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SPRI Review 2002: Polar Social Science and Humanities

Polar Social Science and Humanities

The disunity of the Nordic Arctic

In collaboration with a group of Nordic historians of science, we examined what the national Arctic histories of science and culture of Sweden and Denmark would provide when analysed together. If put alongside each other, would they speak to each other and reveal hitherto disregarded patterns of national strategies and agendas, of scientific practices, of indigenous relationships, and other themes? The aim was to discover either a unifying account or at least an explanation of the 'disunity of the field sciences'. Our conclusions were counterintuitive: the Swedish and Danish histories present a complex contrast of ideas and narratives about colonial presence. When it comes to the Arctic, the additional element of nationalism is unusually powerful. Arctic exploration and research was for a long time part of public memory and national myth-making; not until very recently has this been considered a worthwhile undertaking by professional scholars in the Nordic countries. A striking phenomenon of these nationalisms is that they have remained isolated in relation to each other. Despite the geographical contiguity, the linguistic similarities, and the close historical, cultural and political links between the countries there is no collective 'Nordic' memory, very scant knowledge of the history of the other countries, and a very vaguely conceived Nordic community. Just as it seems to be a universal fact that national symbolic communities are by themselves creating knowledge barriers and selected perception of time and space, so too, the curricula in schools have painstakingly avoided the details of any other Nordic country's history, apart from that of the mother country.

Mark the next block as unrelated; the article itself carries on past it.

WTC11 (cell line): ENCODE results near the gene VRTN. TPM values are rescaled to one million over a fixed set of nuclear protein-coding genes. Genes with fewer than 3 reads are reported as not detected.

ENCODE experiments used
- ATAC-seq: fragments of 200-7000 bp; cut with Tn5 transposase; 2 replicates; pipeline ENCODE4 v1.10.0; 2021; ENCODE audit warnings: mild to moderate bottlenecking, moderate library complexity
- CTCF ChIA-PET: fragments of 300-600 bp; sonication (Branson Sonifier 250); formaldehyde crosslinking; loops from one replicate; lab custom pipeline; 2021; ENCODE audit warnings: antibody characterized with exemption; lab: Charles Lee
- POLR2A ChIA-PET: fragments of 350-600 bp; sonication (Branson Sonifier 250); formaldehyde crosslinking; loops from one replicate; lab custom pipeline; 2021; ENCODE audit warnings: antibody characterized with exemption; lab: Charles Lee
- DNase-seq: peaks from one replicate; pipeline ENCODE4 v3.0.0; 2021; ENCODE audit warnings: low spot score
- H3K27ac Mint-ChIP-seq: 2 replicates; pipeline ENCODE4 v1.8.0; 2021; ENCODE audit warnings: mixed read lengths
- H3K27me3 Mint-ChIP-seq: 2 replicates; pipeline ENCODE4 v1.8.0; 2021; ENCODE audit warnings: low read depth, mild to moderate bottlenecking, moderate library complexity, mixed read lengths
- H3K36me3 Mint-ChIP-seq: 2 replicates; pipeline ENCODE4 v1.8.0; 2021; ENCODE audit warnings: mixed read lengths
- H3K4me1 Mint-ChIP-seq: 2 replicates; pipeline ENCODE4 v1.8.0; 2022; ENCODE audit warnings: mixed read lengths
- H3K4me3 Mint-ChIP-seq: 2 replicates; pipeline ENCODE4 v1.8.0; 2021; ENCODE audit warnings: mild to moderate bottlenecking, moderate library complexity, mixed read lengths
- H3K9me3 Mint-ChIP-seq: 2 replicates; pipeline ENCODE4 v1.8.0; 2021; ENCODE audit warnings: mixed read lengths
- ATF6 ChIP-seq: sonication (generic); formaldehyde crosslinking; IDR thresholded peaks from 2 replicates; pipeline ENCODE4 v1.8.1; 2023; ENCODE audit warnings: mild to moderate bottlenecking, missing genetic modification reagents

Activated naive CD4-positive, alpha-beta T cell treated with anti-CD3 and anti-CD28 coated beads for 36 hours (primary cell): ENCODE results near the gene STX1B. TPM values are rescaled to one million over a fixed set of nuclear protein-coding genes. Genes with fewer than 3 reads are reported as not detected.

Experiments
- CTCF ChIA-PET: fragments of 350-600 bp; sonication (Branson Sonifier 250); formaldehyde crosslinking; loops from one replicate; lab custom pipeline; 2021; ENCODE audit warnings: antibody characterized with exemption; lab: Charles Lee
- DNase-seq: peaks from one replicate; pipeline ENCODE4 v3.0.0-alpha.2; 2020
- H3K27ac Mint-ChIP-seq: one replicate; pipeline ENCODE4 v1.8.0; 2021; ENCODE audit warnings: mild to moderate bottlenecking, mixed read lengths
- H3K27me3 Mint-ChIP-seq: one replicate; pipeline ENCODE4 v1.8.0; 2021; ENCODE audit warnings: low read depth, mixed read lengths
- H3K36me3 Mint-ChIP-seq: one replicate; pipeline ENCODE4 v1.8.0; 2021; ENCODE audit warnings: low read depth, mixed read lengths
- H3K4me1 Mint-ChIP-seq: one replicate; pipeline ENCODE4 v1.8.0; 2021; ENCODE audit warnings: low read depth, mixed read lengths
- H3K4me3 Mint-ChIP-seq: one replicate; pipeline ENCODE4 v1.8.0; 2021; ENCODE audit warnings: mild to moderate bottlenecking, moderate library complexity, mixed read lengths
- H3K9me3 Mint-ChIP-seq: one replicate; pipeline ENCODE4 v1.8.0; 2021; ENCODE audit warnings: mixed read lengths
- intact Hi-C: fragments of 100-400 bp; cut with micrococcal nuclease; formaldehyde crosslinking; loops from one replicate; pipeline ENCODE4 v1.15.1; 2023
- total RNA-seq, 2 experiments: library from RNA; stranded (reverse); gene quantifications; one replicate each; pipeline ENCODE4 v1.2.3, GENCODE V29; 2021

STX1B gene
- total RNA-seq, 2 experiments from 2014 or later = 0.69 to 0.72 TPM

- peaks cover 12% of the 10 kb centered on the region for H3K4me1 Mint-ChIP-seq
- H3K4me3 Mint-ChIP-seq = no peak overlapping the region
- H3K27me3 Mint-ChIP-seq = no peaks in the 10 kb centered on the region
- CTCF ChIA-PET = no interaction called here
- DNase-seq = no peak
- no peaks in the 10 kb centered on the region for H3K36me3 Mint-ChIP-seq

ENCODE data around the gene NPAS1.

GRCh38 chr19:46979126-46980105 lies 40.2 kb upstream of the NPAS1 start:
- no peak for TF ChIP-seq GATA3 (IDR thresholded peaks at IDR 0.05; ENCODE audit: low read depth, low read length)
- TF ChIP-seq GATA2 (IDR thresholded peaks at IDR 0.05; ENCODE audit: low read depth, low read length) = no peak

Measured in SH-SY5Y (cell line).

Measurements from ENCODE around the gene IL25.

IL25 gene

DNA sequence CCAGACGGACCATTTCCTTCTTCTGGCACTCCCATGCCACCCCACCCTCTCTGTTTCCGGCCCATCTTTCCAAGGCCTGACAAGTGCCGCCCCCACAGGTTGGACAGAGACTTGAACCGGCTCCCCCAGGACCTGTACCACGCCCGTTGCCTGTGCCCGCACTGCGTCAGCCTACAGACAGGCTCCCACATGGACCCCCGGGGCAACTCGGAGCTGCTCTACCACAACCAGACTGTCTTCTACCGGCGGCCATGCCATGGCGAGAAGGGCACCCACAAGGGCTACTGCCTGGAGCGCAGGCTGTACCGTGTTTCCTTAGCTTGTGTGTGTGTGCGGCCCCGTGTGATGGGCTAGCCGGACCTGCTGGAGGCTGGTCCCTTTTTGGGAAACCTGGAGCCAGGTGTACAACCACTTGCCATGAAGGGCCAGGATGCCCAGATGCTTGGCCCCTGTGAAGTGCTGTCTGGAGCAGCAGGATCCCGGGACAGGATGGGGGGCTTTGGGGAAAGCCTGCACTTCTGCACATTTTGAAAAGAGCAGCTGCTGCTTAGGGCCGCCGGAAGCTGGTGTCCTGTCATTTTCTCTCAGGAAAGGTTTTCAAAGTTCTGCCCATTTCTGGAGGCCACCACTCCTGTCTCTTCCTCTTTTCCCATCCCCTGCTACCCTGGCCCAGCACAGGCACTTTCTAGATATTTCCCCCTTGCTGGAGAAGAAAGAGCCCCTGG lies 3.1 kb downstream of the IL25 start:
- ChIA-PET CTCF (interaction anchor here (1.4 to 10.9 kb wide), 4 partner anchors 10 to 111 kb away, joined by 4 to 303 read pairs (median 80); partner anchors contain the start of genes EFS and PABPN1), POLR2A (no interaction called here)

Michael Bravo

Ethnic tensions in the Sakha Republic (Yakutia)

Ethnicity is a crucial factor in discourses of regional self-determination in the Russian north, and local elites are the key actors in how these are played out. Tanya Argounova has examined the politics of ethnicity in the Sakha Republic. Throughout the Soviet period, the Sakha were subjected to a repetitive cycle in which a civil disturbance or incident was denounced as a manifestation of natsionalizm, which then triggered accusation and punishment of ethnic leaders. By analysing conflicts and contradictions within local cultural and political elites, she has shown how natsionalizm differs from 'nationalism' in western social science discourse, and how it functioned instead as a smokescreen to disguise, and prevent discussion of, a range of complex social, political, economic and ethnic issues. Her research highlights the role in these cases of the remote rural district of Tatta, a district that stands symbolically as the heartland of traditional Sakha culture. She also demonstrates how, despite this persecution, Tatta cultural and linguistic forms have come to lie at the core of a new homogenised pan-Sakha ethnic identity, in the name of which the Sakha Republic has staked its recent claim to increased self-determination and a share of the region's diamond revenue.